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Study shows antibiotic improves respiratory function in lung transplant patients

ATS 2012, SAN FRANCISCO Researchers in the United Kingdom have determined that azithromycin, a broad-spectrum antibiotic that also has anti-inflammatory properties, can be an effective treatment option for patients suffering from bronchiolitis obliterans syndrome (BOS), a life-threatening complication that occurs in the majority of patients following lung transplantation.

BOS is the leading cause of mortality after the first year following transplantation, and occurs in part when the body repeatedly rejects the transplanted lung tissue. The syndrome causes the airways to become narrow and obstructed, resulting in a progressive decline in lung function and, eventually, respiratory failure. The exact full causes of the syndrome are unknown.

The study will be presented at the ATS 2012 International Conference in San Francisco.

The researchers evaluated the potential benefits of azithromycin, a type of antibiotic known as a macrolide, which works by inhibiting the ability of infection-causing bacteria to divide and replicate.

"In open studies, we and others have noted an improvement in lung function in BOS patients treated with macrolide antibiotics," said study lead author Paul Corris, professor of thoracic medicine at Newcastle University. "Other studies have not observed lung function gain with macrolide therapy, and there have been no randomized trials to date in patients with BOS."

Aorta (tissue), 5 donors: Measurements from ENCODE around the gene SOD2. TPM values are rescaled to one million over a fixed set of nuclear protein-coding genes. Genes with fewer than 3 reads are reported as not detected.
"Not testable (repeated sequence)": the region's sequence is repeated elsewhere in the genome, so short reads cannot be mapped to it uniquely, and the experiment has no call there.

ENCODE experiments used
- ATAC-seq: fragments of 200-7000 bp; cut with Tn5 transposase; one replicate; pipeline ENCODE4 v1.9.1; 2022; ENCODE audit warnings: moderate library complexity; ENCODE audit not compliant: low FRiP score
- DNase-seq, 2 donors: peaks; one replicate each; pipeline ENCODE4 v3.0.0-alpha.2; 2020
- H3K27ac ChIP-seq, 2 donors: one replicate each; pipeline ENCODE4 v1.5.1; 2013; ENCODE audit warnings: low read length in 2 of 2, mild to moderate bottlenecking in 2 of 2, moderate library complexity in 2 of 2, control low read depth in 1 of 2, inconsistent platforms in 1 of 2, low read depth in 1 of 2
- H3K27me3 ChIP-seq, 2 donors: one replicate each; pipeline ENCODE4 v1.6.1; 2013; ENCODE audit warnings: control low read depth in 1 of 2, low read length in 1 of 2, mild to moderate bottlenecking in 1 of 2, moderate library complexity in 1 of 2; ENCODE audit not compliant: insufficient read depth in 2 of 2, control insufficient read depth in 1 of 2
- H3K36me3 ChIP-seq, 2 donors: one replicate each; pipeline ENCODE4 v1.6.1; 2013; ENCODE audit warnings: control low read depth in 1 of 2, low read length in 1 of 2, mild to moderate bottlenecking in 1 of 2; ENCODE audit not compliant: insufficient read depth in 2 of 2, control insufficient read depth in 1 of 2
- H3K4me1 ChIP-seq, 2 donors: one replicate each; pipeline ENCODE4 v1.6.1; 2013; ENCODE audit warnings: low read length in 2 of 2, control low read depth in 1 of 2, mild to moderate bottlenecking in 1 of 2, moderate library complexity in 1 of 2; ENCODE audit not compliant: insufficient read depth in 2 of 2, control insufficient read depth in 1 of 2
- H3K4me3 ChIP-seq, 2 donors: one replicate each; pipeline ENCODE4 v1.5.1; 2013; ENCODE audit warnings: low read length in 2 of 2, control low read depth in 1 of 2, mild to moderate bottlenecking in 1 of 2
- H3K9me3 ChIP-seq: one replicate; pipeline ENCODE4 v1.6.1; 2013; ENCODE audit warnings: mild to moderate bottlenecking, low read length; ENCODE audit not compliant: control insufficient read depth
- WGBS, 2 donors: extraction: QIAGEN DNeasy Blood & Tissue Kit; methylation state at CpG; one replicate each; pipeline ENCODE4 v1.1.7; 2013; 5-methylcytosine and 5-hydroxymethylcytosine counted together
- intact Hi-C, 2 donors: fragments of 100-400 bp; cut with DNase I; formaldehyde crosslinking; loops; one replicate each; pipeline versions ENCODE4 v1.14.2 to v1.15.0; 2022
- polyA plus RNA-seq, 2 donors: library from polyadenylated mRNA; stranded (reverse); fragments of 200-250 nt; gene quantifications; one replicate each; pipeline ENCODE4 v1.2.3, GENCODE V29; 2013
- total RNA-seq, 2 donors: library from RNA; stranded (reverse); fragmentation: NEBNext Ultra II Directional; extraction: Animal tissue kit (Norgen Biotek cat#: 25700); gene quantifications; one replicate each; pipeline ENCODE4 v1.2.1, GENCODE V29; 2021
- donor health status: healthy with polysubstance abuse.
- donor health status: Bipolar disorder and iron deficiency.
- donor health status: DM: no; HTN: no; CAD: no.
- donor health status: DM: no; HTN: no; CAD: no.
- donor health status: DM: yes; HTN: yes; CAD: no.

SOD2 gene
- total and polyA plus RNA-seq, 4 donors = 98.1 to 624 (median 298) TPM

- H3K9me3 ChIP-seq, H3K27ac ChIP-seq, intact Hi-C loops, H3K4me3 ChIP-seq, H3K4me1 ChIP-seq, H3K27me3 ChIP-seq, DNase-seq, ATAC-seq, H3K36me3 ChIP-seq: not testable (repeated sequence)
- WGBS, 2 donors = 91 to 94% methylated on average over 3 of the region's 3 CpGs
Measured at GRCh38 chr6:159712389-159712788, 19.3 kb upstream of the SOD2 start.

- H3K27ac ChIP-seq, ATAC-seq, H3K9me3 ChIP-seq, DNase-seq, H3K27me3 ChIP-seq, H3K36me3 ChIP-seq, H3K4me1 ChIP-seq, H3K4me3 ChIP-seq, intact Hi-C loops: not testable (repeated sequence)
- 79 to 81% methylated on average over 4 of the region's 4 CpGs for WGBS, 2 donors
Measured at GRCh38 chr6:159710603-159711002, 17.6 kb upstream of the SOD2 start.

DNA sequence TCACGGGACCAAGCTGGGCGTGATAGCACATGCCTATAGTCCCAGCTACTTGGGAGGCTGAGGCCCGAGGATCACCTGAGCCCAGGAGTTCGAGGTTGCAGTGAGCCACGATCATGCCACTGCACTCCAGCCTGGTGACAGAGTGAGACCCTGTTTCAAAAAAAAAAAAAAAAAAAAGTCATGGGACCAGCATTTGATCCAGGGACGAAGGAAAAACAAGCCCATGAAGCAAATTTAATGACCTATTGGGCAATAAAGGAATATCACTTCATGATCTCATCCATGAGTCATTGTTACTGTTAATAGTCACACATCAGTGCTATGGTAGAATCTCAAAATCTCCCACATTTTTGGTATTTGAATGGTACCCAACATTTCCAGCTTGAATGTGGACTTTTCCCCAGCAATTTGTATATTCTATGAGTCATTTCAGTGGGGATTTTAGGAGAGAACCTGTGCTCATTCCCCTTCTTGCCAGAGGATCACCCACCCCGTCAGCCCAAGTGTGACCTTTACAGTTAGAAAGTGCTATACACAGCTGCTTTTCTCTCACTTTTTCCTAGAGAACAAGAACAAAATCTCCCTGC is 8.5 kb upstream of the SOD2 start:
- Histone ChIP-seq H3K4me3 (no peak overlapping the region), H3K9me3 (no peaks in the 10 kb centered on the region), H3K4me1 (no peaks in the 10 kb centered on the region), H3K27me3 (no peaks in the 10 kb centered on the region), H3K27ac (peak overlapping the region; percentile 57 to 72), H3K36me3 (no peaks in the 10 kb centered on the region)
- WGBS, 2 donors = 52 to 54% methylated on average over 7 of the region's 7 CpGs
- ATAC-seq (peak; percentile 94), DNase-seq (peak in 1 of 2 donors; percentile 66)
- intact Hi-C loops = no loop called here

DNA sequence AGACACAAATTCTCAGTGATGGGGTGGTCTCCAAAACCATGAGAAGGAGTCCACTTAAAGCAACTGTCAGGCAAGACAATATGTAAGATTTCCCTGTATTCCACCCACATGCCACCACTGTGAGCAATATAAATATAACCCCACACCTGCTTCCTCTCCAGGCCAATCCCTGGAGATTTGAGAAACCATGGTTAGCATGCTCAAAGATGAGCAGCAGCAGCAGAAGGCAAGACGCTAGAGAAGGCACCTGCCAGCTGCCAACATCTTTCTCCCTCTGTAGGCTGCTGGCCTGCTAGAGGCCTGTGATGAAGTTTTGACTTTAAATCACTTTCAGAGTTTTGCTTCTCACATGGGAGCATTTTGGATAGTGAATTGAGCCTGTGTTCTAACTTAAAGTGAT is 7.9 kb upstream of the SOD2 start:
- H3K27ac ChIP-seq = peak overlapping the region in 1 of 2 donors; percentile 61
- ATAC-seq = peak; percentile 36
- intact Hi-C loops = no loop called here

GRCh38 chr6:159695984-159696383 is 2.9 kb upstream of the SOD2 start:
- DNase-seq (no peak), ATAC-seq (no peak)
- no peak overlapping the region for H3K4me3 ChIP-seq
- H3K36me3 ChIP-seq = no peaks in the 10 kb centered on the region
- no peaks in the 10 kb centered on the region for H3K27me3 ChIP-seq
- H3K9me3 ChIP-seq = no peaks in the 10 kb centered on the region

"In this randomized study, we wanted to determine if patients treated with the antibiotic had improved lung function compared to patients who were treated with placebo," he said.

For their study, the researchers recruited 46 lung transplant patients with BOS and randomized them to receive either azithromycin (250mg on alternate days)or placebo. During the course of the study, 13 patients either withdrew or were withdrawn from the study; data from those individuals were included in a separate intent-to-treat (ITT) report.

To measure respiratory function, the researchers used a common lung function measurement called FEV1 (forced expiratory volume in the first second), which measures the volume of air (in millimeters, or ml) that can be forcibly exhaled in one second after taking a deep breath. By comparing patients' FEV1 values at the beginning of the study to FEV1 measurements made during the 12-week follow-up period, the researchers were able to determine if the patients' lung function had improved after being treated with azithromycin.

At the conclusion of their study, the researchers found that the patients who completed the study had a significant improvement in FEV1, with a mean difference of 358ml from baseline to 12 weeks; by comparison, patients in the placebo group experienced declines in their FEV1 measurements.

"Our randomized trial has confirmed that azithromycin improves lung function in patients with BOS following lung transplantation and this translates to improved survival for such patients," Dr. Corris noted. "There are ongoing studies trying to elucidate how the drug works which may well give clues to other potentially effective therapies."


Contact: Nathaniel Dunford
American Thoracic Society

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